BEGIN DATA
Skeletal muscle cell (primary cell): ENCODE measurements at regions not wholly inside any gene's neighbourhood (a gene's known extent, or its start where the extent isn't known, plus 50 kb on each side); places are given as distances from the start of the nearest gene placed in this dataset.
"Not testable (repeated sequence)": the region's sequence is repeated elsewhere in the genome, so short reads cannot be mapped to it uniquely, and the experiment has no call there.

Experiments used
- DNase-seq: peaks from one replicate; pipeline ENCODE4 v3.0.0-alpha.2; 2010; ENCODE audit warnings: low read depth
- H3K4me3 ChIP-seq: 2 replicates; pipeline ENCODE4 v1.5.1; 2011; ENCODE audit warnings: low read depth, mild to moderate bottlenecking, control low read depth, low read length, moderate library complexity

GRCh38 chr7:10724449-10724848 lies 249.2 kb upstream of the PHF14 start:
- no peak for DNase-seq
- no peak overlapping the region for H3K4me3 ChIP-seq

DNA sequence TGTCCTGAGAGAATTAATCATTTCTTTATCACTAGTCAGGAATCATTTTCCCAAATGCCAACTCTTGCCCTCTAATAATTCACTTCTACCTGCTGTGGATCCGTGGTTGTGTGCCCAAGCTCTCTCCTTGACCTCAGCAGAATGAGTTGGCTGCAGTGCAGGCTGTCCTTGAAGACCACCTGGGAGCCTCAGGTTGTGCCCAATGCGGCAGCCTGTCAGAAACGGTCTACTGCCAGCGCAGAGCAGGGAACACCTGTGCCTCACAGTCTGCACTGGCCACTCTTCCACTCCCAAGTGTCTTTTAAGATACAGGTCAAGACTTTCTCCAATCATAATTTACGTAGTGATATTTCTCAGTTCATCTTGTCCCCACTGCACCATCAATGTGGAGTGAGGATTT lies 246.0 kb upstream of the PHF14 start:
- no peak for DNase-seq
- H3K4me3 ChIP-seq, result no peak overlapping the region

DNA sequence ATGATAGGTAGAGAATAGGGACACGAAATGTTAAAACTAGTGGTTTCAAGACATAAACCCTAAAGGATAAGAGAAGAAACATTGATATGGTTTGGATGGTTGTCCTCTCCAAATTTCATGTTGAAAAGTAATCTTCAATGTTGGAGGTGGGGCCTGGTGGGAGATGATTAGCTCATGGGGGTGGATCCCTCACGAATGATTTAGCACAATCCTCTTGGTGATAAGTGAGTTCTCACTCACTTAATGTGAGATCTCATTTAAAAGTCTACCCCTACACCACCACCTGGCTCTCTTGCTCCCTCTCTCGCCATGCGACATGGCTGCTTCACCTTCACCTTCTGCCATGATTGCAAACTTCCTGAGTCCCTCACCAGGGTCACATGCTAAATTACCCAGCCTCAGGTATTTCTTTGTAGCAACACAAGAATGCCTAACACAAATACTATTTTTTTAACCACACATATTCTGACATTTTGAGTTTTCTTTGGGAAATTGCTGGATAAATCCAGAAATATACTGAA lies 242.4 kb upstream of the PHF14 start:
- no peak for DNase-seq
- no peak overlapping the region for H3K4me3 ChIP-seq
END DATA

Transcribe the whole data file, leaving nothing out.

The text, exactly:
Skeletal muscle cell (primary cell): ENCODE measurements at regions not wholly inside any gene's neighbourhood (a gene's known extent, or its start where the extent isn't known, plus 50 kb on each side); places are given as distances from the start of the nearest gene placed in this dataset.
"Not testable (repeated sequence)": the region's sequence is repeated elsewhere in the genome, so short reads cannot be mapped to it uniquely, and the experiment has no call there.

Experiments used
- DNase-seq: peaks from one replicate; pipeline ENCODE4 v3.0.0-alpha.2; 2010; ENCODE audit warnings: low read depth
- H3K4me3 ChIP-seq: 2 replicates; pipeline ENCODE4 v1.5.1; 2011; ENCODE audit warnings: low read depth, mild to moderate bottlenecking, control low read depth, low read length, moderate library complexity

GRCh38 chr7:10724449-10724848 lies 249.2 kb upstream of the PHF14 start:
- no peak for DNase-seq
- no peak overlapping the region for H3K4me3 ChIP-seq

DNA sequence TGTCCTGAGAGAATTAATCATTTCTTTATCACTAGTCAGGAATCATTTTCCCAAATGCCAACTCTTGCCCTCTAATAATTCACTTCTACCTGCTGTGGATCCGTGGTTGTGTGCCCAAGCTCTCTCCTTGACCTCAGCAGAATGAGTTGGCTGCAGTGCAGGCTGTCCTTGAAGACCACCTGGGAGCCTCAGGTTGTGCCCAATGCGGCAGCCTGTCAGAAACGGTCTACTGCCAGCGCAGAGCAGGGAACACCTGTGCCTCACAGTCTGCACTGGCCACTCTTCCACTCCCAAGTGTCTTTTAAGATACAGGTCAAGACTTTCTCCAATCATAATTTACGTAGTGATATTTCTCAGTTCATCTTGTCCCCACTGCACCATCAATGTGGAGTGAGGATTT lies 246.0 kb upstream of the PHF14 start:
- no peak for DNase-seq
- H3K4me3 ChIP-seq, result no peak overlapping the region

DNA sequence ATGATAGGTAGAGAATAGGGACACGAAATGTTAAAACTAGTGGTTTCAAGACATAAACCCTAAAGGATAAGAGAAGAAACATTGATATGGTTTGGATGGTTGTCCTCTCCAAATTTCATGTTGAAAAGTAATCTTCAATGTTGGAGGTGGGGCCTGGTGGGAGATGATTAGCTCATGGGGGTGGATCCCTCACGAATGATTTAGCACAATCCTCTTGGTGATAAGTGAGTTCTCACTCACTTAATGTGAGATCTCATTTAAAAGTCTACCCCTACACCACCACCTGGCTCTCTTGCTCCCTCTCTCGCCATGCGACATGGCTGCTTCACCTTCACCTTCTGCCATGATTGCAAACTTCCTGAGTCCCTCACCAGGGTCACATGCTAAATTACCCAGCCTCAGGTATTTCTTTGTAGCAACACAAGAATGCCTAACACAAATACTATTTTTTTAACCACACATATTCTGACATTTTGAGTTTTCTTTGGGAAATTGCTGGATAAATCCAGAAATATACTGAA lies 242.4 kb upstream of the PHF14 start:
- no peak for DNase-seq
- no peak overlapping the region for H3K4me3 ChIP-seq